Tajikistan Bans Children To Take Part in Eid al Fitr and Eid al Adha

Children are not allowed to join in the celebrations and gift-giving during Eidul Fitr and Eidul Adha, despite being the Muslim majority country.
eid tajikistan

Tajikistan recently implemented a ban on wearing hijabs and other foreign clothing, following the approval of a new bill by the country’s parliament to regulate Islamic attire and Eid festivities.

The legislation, endorsed by the upper chamber of parliament, Majlisi Milli, on June 19, comes after ten years of unspoken restrictions on wearing the hijab in the country with a predominantly Muslim population.

The new law imposes heavy fines on individuals wearing hijabs or other banned religious clothing, with penalties reaching up to 7,920 somonis ($700).

Companies permitting such attire could be fined up to 39,500 somonis ($3,500). Government officials and religious leaders found in violation may face even higher fines ranging from 54,000 to 57,600 somonis ($4,800-$5,100).

In addition, the legislation bans kids from taking part in celebrations and gift-giving customs linked to the Islamic festivals of Eid al Fitr and Eid al Adha.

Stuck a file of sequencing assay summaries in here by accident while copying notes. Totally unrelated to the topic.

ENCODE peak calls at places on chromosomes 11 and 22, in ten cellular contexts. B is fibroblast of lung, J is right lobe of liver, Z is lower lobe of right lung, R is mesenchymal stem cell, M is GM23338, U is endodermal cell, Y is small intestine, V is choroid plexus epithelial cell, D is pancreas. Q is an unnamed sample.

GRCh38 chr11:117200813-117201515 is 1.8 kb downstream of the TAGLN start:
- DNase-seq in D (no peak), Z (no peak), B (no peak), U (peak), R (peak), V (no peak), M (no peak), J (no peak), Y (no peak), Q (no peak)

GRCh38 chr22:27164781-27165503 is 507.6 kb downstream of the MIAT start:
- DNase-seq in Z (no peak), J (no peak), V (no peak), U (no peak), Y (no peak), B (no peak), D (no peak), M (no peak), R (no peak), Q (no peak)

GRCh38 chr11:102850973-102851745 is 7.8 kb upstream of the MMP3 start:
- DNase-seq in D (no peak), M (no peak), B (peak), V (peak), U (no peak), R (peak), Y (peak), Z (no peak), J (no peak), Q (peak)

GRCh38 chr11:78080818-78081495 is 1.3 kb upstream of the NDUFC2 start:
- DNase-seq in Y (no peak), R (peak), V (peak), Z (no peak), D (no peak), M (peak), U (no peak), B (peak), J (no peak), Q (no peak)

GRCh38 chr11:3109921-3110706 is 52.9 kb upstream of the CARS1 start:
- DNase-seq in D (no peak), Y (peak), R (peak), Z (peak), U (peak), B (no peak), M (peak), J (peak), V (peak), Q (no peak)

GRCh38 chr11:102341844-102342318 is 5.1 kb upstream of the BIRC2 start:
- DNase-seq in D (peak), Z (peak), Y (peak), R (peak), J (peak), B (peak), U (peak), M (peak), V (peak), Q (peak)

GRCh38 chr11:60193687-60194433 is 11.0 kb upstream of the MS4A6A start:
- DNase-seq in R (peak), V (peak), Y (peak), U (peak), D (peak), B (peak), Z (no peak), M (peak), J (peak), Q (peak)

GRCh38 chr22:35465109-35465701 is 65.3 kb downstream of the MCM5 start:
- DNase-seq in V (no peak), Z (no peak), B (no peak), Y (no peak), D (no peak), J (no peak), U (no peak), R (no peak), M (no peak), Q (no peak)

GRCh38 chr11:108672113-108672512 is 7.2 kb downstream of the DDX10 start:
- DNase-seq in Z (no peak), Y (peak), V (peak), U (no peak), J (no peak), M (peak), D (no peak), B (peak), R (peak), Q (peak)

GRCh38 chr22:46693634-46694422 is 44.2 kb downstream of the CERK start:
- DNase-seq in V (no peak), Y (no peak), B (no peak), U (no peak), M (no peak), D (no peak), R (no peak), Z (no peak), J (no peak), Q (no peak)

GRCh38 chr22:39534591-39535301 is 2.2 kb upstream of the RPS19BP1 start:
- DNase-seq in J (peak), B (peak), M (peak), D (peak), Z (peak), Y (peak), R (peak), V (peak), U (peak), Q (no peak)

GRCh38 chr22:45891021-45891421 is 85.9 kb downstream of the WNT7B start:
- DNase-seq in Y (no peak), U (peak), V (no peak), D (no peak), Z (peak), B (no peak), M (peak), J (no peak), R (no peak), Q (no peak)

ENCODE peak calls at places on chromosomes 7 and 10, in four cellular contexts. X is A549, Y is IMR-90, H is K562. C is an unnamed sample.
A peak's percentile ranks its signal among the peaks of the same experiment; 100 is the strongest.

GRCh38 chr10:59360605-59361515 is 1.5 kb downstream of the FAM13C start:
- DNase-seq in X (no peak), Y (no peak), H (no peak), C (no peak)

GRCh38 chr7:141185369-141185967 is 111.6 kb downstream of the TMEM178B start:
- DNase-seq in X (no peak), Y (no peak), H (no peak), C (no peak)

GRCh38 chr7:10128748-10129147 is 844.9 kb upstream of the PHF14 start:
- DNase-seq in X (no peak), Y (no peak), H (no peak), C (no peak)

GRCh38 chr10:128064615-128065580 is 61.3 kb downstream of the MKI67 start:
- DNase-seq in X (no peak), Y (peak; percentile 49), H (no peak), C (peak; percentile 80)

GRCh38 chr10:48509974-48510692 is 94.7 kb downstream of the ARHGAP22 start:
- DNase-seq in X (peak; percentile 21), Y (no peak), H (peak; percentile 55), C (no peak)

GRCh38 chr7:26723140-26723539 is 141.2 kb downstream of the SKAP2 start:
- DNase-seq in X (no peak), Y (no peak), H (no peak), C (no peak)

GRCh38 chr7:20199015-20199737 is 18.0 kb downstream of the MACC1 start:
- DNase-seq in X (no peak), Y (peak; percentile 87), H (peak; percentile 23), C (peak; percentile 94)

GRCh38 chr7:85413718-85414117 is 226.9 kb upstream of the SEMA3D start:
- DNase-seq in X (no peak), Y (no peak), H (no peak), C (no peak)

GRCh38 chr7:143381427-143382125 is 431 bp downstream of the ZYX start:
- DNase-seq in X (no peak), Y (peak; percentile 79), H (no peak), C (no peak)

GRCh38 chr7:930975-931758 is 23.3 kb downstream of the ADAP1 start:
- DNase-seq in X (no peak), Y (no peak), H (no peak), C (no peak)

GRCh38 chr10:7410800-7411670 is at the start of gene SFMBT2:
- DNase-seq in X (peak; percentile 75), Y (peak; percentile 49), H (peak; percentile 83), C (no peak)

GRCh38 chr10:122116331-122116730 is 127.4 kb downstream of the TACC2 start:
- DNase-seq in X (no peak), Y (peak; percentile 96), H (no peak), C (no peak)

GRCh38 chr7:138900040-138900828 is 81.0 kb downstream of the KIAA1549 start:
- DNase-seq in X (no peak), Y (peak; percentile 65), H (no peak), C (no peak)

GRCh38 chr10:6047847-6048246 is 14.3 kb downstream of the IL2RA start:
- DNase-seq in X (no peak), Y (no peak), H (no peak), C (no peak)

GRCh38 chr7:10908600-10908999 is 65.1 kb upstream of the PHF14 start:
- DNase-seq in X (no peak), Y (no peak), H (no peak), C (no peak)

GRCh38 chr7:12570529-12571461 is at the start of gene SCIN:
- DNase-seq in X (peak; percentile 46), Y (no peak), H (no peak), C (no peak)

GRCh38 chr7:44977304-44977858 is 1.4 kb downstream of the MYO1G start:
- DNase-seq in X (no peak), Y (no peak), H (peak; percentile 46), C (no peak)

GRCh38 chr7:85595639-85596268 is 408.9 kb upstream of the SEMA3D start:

Officials have emphasized that these rules aim to ensure children’s education and safety are protected throughout the holidays.

In recent years, Tajikistan has witnessed a rise in Islamic attire imported from the Middle East, a trend that authorities associate with extremism and a challenge to the nation’s cultural heritage.

President Emomali Rahmon labeled the hijab as “foreign clothing” in March, prompting the government to advocate for traditional Tajik national garments as a substitute.

Tajikistan’s recent legislation marks a further tightening of the country’s informal limitations on Islamic clothing.

Starting from 2007, the hijab has been prohibited for students, and this ban has now been extended to encompass all public institutions.

Additionally, authorities have actively discouraged men from sporting thick beards, leading to numerous reports of police forcibly shaving thousands of beards in the last ten years.

Human rights groups have condemned Tajikistan’s ban on the hijab as a breach of religious freedom. Given that more than 98% of the population is Muslim, it is expected that the law will encounter strong resistance from within Tajik society once implemented.

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